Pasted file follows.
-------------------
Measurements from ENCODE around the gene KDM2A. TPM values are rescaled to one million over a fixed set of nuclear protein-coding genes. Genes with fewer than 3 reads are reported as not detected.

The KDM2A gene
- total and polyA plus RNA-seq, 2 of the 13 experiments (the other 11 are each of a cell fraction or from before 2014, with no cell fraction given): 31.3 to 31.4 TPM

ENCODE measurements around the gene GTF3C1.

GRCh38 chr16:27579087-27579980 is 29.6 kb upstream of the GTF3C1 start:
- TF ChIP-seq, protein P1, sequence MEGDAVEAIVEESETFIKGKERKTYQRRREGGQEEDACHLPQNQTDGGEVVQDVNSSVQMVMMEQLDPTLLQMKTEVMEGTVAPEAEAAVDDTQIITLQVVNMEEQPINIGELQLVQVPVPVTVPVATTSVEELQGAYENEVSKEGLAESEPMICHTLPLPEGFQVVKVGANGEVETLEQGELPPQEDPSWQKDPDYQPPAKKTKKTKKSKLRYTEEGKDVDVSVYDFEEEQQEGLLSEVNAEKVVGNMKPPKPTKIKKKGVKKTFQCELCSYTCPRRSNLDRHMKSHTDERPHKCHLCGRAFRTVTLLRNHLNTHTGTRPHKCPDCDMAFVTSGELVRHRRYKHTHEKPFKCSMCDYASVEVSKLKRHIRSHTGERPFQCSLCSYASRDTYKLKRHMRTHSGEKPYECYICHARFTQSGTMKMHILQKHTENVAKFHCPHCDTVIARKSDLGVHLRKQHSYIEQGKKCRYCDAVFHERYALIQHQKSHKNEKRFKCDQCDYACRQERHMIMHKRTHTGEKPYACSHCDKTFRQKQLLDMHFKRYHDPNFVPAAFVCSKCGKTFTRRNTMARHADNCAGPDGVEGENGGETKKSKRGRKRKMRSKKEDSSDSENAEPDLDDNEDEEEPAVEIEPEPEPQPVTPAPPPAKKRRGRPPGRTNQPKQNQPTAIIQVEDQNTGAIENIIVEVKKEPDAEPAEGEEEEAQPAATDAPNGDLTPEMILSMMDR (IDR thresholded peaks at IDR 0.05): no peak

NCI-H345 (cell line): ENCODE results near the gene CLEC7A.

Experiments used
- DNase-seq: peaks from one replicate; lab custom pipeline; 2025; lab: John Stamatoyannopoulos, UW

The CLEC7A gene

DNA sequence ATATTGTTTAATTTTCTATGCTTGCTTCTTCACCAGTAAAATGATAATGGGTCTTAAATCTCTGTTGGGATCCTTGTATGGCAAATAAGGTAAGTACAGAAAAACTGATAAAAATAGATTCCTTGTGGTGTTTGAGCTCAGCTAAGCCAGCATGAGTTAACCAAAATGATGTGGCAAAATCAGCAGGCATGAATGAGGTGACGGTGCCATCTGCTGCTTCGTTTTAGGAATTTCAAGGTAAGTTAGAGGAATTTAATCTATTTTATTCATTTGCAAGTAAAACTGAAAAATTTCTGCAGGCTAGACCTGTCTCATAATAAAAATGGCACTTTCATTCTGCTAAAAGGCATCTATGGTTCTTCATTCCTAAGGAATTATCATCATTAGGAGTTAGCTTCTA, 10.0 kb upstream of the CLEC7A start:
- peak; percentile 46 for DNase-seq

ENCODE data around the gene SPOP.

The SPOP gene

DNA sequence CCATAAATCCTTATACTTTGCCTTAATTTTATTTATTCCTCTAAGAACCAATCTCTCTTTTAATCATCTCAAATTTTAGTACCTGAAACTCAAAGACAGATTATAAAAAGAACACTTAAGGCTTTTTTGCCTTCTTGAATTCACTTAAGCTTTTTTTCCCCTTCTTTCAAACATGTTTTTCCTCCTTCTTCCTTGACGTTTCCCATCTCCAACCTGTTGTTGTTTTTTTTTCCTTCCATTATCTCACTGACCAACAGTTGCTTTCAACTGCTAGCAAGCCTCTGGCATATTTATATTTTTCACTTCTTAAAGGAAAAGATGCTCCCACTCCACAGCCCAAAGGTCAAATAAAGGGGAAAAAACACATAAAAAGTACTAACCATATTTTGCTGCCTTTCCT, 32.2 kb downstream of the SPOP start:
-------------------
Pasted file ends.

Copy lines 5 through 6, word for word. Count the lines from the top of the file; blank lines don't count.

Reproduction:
GRCh38 chr16:27579087-27579980 is 29.6 kb upstream of the GTF3C1 start:
- TF ChIP-seq, protein P1, sequence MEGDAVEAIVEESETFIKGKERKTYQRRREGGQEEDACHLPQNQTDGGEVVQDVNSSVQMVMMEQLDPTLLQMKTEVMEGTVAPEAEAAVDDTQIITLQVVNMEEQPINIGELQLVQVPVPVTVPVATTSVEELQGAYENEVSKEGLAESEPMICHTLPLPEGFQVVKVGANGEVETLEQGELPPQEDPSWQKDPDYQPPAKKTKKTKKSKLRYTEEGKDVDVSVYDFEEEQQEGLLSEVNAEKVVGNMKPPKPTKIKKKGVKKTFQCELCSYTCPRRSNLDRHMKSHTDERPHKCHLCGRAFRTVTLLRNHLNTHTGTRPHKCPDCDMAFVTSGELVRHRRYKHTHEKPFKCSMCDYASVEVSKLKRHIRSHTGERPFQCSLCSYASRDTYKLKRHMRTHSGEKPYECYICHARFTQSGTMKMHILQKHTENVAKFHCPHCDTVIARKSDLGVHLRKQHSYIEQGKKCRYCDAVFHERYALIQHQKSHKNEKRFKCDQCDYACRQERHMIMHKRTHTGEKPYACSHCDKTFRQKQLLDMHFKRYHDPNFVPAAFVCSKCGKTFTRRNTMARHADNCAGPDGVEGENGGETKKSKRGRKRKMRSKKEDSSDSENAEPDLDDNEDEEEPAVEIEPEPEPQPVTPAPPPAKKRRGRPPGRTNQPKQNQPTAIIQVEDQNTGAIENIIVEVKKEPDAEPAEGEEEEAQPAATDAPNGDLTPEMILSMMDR (IDR thresholded peaks at IDR 0.05): no peak